The CWIC building was constructed in 1897, and is a 2 1/2-story, "T"-plan, Colonial Revival style frame building. It sits on a brick foundation and a gable roof with hipped dormers. Originally built as a private dwelling, the building has housed the Indiana State Federation of Colored Women's Clubs since its purchase in 1927. It was listed on the National Register of Historic Places in 1987.  The historical marker that currently sits next to the Club’s building states: “Organized 1904 by Lillian Thomas Fox with 14 clubs. Affiliated with National Association of Colored Women's Clubs, founded 1896. Objectives include improvement of education, health, living standards, inter-racial understanding. Clubhouse at 2034 N. Capitol since 1927. Listed in National Register of Historic Places, 1987.”

In addition to her myriad club activities, Fox continued to work as a journalist until 1915, when she was forced to retire due to failing eyesight.  Two years later, Fox passed away from a heart attack.  At a time when the social roles of black women were beginning to expand, Fox used her journalistic abilities, leadership skills, and civic consciousness to enact social reforms.  As she worked to improve the black Indianapolis community, Fox was, in many ways, an ideal woman of the Progressive Era.  In recognition of her accomplishments, she was inducted into the 2014 Indiana Journalism Hall of Fame.

[1]  Sources offer differing details of Fox’s life.  According to journalist Julie Slaymaker, Fox was born in 1854 and her father, Rev. Parker, died in 1860.  However, according to the 1910 census record, she was born in 1866.  Moreover, history scholar Earline Rae Ferguson writes that Fox was widowed, while Slaymaker writes that Fox separated from her husband, who subsequently left the Indianapolis area.  Ferguson also writes that Fox had no children, yet the 1910 census record notes that she had two children not living with her.  Julie Slaymaker, “Lillian Thomas Fox - 2014,” Indiana Journalism Hall of Fame, 2014,; 1910 U.S. census, Marion County, Indiana, Indianapolis City, Supervisor’s District No. 7, Enumeration District No. 99, Sheet No. 1, digital image,, accessed April 6, 2017; Earline Rae Ferguson, “A Community Affair: African-American Women’s Club Work in Indianapolis, 1879-1917,” PhD diss., Indiana University, 1997.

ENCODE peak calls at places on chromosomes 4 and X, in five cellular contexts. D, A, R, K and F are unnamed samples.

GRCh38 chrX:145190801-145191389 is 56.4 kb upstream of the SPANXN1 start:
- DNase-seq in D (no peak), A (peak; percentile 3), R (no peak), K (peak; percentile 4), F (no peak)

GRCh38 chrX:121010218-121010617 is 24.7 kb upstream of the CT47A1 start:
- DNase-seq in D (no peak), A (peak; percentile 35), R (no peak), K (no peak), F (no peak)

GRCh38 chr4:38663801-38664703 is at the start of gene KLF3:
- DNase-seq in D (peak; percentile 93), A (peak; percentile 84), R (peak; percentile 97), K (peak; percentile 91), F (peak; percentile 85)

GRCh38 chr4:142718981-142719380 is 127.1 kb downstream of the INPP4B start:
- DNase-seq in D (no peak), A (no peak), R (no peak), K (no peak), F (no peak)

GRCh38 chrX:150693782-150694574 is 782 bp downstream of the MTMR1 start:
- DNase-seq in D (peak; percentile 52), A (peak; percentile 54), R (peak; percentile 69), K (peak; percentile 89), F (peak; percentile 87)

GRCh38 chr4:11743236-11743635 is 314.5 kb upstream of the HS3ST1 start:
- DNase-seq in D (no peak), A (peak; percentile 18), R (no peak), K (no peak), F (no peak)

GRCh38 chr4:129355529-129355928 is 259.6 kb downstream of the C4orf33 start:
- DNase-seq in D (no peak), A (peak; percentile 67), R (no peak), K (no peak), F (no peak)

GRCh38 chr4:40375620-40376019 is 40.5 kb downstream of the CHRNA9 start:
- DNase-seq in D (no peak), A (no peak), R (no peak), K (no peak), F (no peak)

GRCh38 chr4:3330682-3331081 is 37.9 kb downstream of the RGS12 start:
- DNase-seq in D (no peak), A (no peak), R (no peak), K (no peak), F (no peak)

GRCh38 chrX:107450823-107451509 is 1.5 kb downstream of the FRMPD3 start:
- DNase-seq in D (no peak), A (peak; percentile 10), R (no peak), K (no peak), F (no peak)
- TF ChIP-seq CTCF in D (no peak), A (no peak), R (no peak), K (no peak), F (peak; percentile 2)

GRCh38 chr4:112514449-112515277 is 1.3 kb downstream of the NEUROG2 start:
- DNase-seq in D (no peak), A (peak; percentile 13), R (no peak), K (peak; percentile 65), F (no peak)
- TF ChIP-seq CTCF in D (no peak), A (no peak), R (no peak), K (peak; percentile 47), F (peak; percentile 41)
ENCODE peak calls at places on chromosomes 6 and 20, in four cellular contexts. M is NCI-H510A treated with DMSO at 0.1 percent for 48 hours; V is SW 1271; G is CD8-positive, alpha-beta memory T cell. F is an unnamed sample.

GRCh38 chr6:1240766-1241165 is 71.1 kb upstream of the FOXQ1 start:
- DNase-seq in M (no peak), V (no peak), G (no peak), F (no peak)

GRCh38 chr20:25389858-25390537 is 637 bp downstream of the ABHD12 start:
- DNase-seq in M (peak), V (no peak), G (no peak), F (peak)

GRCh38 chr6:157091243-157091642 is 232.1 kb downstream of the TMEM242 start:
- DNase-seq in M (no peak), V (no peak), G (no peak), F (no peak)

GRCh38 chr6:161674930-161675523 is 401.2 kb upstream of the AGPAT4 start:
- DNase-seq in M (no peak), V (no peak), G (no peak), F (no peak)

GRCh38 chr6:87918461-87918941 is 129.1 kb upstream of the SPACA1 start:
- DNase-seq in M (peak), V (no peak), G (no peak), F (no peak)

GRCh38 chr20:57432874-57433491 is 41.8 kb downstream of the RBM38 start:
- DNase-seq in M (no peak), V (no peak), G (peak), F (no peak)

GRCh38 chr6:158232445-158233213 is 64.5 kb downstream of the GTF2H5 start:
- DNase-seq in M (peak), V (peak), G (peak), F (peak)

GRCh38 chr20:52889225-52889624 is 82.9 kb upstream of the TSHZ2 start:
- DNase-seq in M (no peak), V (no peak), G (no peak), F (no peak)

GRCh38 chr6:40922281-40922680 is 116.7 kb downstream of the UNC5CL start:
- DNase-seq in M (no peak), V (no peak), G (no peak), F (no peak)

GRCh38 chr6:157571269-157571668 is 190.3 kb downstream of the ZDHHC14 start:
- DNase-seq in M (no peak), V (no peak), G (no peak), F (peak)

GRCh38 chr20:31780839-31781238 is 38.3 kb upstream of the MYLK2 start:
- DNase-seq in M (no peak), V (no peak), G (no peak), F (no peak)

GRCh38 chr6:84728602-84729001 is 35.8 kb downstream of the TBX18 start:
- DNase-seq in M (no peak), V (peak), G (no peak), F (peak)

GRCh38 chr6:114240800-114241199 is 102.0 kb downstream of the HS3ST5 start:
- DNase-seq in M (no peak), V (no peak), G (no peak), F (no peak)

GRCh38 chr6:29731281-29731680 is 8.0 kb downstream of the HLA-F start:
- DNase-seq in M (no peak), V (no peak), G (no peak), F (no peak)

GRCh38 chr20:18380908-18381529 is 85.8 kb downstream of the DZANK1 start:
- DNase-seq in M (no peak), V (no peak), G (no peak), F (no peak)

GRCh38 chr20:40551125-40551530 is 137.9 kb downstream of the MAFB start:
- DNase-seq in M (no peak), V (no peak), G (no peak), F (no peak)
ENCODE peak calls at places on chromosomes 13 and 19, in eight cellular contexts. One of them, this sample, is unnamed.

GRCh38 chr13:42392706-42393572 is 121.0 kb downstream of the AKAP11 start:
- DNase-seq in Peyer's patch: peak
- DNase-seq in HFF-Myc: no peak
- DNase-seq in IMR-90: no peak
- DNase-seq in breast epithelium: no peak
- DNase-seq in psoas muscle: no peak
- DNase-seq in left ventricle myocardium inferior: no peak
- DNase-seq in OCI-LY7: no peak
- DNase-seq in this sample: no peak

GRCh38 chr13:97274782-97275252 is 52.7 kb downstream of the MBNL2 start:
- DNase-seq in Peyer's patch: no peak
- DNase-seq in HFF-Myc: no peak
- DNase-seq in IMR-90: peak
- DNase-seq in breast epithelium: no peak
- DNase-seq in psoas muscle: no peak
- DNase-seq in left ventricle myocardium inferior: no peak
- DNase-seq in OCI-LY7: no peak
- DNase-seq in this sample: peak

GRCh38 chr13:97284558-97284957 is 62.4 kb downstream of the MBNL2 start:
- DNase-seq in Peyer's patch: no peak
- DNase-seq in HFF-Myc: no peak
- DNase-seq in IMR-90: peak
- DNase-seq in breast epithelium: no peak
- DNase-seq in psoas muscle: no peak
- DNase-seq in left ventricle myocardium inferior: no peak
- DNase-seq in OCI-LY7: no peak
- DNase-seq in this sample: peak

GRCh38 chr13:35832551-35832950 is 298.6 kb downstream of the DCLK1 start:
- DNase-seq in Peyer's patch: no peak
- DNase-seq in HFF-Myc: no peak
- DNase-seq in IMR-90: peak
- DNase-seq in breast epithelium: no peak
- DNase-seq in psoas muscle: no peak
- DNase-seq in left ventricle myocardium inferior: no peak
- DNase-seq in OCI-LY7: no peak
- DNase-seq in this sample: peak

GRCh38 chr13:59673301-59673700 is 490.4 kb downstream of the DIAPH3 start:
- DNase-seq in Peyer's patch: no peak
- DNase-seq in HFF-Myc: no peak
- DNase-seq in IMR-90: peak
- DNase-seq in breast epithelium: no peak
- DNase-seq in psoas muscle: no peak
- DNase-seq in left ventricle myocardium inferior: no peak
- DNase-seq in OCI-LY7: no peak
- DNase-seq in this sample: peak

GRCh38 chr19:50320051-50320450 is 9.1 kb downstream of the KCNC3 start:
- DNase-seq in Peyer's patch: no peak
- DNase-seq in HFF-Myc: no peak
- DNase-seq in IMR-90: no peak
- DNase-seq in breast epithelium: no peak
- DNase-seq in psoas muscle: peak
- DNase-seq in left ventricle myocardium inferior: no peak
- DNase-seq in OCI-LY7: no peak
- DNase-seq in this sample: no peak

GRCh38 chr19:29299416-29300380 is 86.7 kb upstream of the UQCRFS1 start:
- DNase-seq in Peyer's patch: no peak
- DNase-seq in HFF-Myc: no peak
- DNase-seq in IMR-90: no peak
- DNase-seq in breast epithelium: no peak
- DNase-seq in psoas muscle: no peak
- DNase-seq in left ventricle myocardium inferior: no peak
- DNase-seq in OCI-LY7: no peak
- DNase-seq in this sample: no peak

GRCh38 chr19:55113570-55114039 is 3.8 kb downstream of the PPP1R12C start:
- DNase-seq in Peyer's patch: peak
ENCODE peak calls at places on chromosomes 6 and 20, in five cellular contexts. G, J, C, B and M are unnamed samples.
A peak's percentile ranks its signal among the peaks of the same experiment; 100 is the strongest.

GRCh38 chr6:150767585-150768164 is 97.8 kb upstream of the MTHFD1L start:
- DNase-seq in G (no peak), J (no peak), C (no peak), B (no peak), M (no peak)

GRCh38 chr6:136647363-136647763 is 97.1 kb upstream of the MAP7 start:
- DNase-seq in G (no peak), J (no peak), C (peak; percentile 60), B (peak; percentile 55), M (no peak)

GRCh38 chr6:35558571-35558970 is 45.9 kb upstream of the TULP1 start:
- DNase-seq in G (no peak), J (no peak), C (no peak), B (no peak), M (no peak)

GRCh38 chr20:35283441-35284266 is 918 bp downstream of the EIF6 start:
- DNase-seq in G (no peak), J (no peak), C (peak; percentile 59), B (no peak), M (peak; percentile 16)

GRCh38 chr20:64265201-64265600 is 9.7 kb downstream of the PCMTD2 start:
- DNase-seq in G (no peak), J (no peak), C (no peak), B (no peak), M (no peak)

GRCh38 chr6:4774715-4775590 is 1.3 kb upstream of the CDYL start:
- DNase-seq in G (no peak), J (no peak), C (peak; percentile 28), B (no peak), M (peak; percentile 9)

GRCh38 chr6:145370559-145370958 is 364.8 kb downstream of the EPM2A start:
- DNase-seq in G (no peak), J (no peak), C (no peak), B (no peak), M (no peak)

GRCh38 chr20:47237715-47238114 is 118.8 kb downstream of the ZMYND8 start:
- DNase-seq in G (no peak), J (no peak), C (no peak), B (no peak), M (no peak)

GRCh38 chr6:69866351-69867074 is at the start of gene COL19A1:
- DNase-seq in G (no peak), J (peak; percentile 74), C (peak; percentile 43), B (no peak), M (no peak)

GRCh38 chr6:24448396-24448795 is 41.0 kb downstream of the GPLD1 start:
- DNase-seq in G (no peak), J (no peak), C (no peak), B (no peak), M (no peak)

[2]  Paula Burba, “Black History Month: Lillian Thomas Fox,” Courier-Journal (Louisville, KY), February 14, 2011; Julie Slaymaker, “Lillian Thomas Fox – 2014.”

[3]  Slaymaker, “Lillian Thomas Fox – 2014.”

[4]  The practice of respectability politics entailed non-confrontational behavior meant to demonstrate black civility.  See Evelyn Brooks Higginbotham, Righteous Discontent: The Women’s Movement in the Black Baptist Church, 1880-1920 (Cambridge, Mass.: Harvard University Press, 1994).

[5] “Lillian T. Fox,” Hoosier Women: Women in Indiana History, accessed April 6, 2017,; Ferguson, “A Community Affair,” 29.

[6]  Slaymaker, “Lillian Thomas Fox – 2014.”

[7]  Star Library Staff, “Female columnnist was a state first,” Indianapolis Star, February 7, 2007.

[8]  Slaymaker, “Lillian Thomas Fox – 2014.”

[9]  Slaymaker, “Lillian Thomas Fox – 2014.”

[10]  Ferguson, “A Community Affair,” 29.

[11]  Ferguson, “A Community Affair.”

[12]  Katherine E. Badertscher, “Organized Charity and the Civic Ideal in Indianapolis 1879-1922,” PhD diss., Indiana University, 2015; Ferguson, “A Community Affair.”

[13]  Ferguson, “A Community Affair,” 27.

Badertscher, Katherine E. “Organized Charity and the Civic Ideal in Indianapolis 1879-1922.” PhD diss., Indiana University, 2015.

Bodenhamer, David J.; Barrows, Robert G. (1994-11-22). "Fox, Lillian Thomas". The Encyclopedia of Indianapolis. Indiana University Press. p. 597.

Burba, Paula. "“Black History Month: Lillian Thomas Fox”." Courier-Journal(Louisville, KY), February 14, 2011. 

Ferguson, Earline Rae. “A Community Affair: African-American Women’s Club Work in Indianapolis, 1879-1917.” PhD diss., Indiana University, 1997.

Higginbotham, Evelyn Brooks. Righteous Discontent: The Women’s Movement in the Black Baptist Church, 1880-1920. Cambridge, Mass.: Harvard University Press, 1994.

Indiana Magazine of History. "Moment of Indiana History - Indiana Public Media | Above And Beyond: Lillian Thomas Fox & Beulah Wright Porter". WFIU Public Radio. 

"Indiana State Historic Architectural and Archaeological Research Database (SHAARD)" (Searchable database). Department of Natural Resources, Division of Historic Preservation and Archaeology. Note: This includes Suzanne T. Rollins; Tiffany Hatfield; Eric Utz (July 1986). "National Register of Historic Places Inventory Nomination Form: Indiana State Federation of Colored Women's Clubs" (PDF). With accompanying photographs.

Slaymaker, Julie. "Fox, Lillian Thomas". Indiana Journalism Hall of Fame. 

Star Library Staff. “Female columnnist was a state first.” Indianapolis Star, February 7, 2007.

"6 selected for Indiana Journalism Hall of Fame". The Washington Times.